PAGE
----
Industry organizations that include NEMA have commented on new building code proposals in California that, in the name of energy efficiency, would require permits for something as simple as changing the ballast in a fluorescent light fixture. On the face of it, a building permit for a ballast changeout does seem ridiculous. As a practical matter, many people won’t pay much attention to the rule, which is a bit of a problem in itself. Rules which are not or cannot be enforced create a scofflaw culture, and insidiously, reward those who skirt the rules with greater economic efficiency. This is exactly what’s happened in the small HVAC industry in California, and regulators are having a tough time getting a handle on it.
It’s worth pointing out how the energy efficiency standards process works in California. Some code change proposals come from the staff at the California Energy Commission, the agency with the authority to write the regulations. Most, however, originate with consultants who come up with proposal ideas and then support them with engineering analyses. The proposals must be shown to be cost-effective over the lifetime of the measures.
Public presentations are made, and the staff of the Commission using input from stakeholders, including the affected industries — makes a proposal to commissioners, who vote on whether to accept or reject the proposal. There’s plenty of room for industry to argue that specific measures are onerous, and they do, often successfully eliminating or watering down proposed regulations. That’s as it should be, because consultants don’t always have all the right answers.
Industry, of course, also stands to gain from an energy-efficiency standards process, and many companies understand this. Why would any company want to be stuck in an immobile commodity business, where price is the only differentiator? The leading companies are developing energy and performance innovations and using the standards process to give a market push beyond what energy prices can provide.
Economists tend to prefer Pigovian taxes as an alternative to standards and incentives. These taxes add a charge to compensate for externalities like energy security, long-term resource depletion, and environmental degradation. Another option is a cap-and-trade system, greatly preferred by Wall Street for its own benefit, which substitutes trading credits for taxes.
Unfortunately, markets, as beloved as they are, are not perfectly efficient from the standpoint of people making the best choices. This is largely because people don’t have the information or time to do sophisticated economic analyses when standing at a parts counter. Standards do indeed have a place, particularly when it comes to eliminating choices that are nearly always bad, such as “wall wart” magnetic power supplies which suck up large amounts of power compared with their thrifty electronic cousins. But where there are reasonable choices, are there less onerous alternatives to the time-consuming permit process?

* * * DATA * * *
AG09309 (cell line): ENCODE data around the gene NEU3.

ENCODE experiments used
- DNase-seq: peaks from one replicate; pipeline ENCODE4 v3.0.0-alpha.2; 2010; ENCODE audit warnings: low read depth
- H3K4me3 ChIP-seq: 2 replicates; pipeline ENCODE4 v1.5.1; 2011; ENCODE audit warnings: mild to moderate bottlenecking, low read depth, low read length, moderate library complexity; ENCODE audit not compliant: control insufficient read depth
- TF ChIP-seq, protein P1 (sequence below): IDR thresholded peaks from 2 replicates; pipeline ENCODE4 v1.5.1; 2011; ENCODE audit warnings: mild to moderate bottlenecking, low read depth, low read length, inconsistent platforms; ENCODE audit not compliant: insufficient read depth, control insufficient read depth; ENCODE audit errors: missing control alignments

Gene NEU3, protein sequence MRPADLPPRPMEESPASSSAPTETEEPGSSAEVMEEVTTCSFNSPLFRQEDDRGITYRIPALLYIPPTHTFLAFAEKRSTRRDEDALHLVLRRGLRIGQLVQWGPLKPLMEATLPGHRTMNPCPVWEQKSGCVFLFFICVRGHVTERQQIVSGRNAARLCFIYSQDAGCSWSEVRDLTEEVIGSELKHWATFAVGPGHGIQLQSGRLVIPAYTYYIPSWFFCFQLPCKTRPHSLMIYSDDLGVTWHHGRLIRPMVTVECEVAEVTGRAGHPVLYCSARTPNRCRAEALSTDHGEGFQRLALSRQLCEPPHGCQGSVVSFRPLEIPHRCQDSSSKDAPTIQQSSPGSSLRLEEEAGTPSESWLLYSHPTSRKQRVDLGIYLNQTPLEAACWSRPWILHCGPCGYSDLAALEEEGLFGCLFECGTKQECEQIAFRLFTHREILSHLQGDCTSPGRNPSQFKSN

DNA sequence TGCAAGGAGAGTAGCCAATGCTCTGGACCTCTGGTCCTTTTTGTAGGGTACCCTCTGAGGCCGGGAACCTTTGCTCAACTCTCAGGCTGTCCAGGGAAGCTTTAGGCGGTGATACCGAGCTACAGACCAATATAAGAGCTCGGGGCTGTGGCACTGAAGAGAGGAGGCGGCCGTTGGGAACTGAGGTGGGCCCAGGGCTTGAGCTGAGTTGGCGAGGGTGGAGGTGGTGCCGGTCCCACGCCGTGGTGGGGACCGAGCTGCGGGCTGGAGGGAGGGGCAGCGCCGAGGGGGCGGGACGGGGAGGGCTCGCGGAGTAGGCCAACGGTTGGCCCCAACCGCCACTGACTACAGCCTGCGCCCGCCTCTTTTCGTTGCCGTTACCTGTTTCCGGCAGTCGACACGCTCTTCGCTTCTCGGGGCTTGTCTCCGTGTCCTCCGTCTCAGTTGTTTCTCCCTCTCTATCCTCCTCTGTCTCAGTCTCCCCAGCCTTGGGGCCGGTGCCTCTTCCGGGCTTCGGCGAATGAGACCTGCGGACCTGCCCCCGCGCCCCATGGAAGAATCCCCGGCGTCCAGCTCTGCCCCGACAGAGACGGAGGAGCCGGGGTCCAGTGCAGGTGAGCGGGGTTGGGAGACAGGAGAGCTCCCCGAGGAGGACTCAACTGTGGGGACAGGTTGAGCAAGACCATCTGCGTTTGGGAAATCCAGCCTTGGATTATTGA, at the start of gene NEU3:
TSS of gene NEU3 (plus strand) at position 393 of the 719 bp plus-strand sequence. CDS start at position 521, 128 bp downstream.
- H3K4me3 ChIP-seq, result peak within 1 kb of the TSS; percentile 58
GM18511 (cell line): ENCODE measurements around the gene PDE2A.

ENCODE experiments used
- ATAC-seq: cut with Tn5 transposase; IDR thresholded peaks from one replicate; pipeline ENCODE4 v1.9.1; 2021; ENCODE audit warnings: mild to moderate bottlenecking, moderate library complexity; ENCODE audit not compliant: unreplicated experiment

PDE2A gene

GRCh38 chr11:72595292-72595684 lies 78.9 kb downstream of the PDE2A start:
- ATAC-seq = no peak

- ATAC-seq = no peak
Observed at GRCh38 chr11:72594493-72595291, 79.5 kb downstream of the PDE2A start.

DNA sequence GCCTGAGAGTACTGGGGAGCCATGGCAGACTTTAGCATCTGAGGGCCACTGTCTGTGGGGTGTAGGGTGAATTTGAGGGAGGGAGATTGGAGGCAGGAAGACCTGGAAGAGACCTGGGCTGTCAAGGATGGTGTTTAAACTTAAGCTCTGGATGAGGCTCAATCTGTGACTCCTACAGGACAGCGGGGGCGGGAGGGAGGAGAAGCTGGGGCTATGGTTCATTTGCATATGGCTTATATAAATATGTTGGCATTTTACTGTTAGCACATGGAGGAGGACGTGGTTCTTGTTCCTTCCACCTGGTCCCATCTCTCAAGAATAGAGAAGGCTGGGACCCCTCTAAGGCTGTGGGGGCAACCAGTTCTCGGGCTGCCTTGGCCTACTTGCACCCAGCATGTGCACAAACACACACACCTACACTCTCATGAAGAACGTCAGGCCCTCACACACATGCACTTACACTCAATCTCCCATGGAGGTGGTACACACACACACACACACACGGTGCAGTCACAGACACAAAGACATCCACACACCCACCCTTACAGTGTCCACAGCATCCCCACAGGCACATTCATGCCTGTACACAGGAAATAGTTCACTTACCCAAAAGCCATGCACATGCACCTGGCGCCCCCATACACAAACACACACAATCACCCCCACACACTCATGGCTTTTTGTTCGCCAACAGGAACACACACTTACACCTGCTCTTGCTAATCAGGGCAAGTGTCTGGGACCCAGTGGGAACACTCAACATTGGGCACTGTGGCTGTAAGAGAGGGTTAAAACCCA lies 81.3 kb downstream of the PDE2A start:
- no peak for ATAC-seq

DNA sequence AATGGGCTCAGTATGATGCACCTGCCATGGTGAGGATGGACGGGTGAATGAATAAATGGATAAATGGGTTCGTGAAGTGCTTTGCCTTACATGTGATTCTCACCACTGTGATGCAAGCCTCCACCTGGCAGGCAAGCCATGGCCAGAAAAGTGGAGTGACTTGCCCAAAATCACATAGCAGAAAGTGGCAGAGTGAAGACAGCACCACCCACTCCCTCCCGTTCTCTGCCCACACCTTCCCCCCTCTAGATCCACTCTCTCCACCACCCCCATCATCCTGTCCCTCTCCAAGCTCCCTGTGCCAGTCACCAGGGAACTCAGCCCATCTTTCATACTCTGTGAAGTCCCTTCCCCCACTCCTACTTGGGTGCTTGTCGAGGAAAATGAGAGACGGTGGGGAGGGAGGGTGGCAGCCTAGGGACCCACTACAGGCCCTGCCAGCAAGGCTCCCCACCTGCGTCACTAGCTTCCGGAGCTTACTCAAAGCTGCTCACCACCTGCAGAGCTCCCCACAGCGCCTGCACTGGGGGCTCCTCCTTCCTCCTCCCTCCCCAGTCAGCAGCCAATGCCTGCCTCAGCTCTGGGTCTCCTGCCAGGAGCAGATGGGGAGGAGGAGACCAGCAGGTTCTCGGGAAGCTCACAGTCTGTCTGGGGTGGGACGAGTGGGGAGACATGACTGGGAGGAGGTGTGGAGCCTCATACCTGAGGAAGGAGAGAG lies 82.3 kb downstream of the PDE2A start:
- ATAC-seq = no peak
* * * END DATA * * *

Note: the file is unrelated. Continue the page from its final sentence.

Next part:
One solution would be vastly streamlining. We live in a computer-enabled world. Why couldn’t someone get a permit on-line while buying the devices and supplies for the work? Why would a permit necessarily cost anything? Why should every permit require an inspection? For less complex installations the whole thing could be done on-line with no human intervention at all.
Moreover, the rationale for specific building codes tends to get lost through the years. Why, for example, do we require ventilated attics? There was no doubt a good reason at some point, probably having to do with allowing moisture to escape, but is that necessary in every climate? Are there alternatives? With computer-aided processes, there’s the potential to bring this kind of background into the picture, helping people to understand the issues.
There’s also an opportunity to help the user reach the best choice for the situation at hand, a challenging and compromising task in any case. At the California Lighting Technology Center website, for example, there’s a whole range of well-written guides to modern, high quality, energy efficient lighting (http://cltc.ucdavis.edu/content/blogcategory/80/431/ ). A smart process with these kinds of resources embedded could make users see value in permitting.
So it seems to me there are ways that consumer and society interests could both be served, and people might even see permitting as a benefit, by moving the process into the 21st century. Government agencies are working on that concept, but it’s going to take some time (and a few key retirements, no doubt) to realize it. EE&T